The Queen of Tarts

Asparagus & Lancashire Cheese Tart

The Knave of Hearts, He Stole the Tart

When I got some Lancashire Cheese from my foodie penpal, I knew I had the start of a great dish. When the Big Guy brought home what was likely the last bunch of local asparagus that we will see this season, I knew exactly what that dish would be.

Lancashire cheese and asparagus are a marriage made in heaven. The sharp flavour of the cheese would be perfect to go with the chlorophyll hit that you get from seasonal asparagus. Add to this fresh herbs, and put it in a tart, and you really are onto a winner.

Maybe it’s my imagination, but as well as the negative environmental impact, I think that asparagus that has been flown across the world has lost a lot of it’s green flavour. For these reasons, I won’t buy it. Maybe it is also the anticipation of this short-lived season that makes it taste better,  who knows?

I made my own pastry for this. Any offcuts will freeze well, wrapped in greaseproof paper, or you can be economical with the oven, and make a few jam tarts, or even unseasonal mince pies with the offcuts. This is something that I learned from my mother. We would rarely have a pastry dish without her baking some little sweet treat to use it up.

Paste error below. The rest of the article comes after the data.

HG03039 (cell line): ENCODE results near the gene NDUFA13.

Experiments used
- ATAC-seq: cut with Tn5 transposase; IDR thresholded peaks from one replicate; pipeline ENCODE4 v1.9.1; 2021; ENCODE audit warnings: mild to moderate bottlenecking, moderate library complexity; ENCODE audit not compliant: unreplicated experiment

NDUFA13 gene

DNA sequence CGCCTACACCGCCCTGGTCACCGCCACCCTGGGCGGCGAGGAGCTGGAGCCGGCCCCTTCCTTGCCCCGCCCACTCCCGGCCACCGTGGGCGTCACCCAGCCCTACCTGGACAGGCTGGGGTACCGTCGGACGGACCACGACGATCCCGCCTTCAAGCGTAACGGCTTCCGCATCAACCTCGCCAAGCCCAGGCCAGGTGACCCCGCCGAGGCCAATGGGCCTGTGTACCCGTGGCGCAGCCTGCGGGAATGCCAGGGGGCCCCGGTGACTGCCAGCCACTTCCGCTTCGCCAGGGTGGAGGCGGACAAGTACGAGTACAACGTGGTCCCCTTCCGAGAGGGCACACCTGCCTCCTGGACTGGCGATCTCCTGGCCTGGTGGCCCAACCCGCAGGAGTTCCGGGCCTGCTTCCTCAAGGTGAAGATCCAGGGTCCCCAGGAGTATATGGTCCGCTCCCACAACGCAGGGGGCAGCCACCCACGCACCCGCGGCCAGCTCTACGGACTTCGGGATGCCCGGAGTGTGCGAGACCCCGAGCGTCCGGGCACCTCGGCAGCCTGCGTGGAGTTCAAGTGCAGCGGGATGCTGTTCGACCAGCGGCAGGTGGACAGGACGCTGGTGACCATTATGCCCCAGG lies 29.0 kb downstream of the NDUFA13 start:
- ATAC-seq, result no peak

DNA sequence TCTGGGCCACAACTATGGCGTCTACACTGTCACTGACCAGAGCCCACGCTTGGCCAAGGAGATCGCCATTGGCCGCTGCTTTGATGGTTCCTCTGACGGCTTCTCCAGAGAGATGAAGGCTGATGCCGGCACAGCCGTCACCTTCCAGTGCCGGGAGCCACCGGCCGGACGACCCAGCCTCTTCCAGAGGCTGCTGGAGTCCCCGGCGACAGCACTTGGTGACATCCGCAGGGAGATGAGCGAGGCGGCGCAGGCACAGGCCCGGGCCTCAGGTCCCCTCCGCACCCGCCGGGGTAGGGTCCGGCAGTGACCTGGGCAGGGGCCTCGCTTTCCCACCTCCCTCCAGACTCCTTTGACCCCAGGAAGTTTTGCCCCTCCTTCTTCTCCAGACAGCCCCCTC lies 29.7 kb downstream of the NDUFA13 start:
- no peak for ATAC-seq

I used chervil and parsley in this recipe, because I grow them both, and I love chervil. If you have difficulty finding chervil, then you can substitute them both for a good bunch of chopped dill.

This quiche was actually better cold, when the cheese really sang out against the asparagus. Making this dish great for a picnic. You know, for when the summer actually arrives…

Asparagus & Lancahshire Cheese Tart

Forget the Knave, Watch out for Teddy Bears…

Recipe: Asparagus and Lancashire Cheese Tart

Ingredients

For the Pastry: 

100 g plain flour

50 g cold butter

Pinch of salt (or just use salted butter)

Cold water, less than 30 ml

For the filling: 

1 bunch of asparagus

100 g shelled weight broad beans

8 eggs, beaten

100 ml cream (or milk)

Small bunch chervil, finely chopped

Small bunch parsley, finely chopped

Salt and pepper (to season egg mix)

100 g Lancashire cheese, grated

Method

Rub butter into flour, until it resembles breadcrumbs. Slowly add the water until it forms a dough. You may not need it all.  It must be cold, not tepid, so it’s best not to measure out the water and let it sit while you rub in the butter. When it has formed a dough, you don’t want to work this too hard, so just shape it into a ball.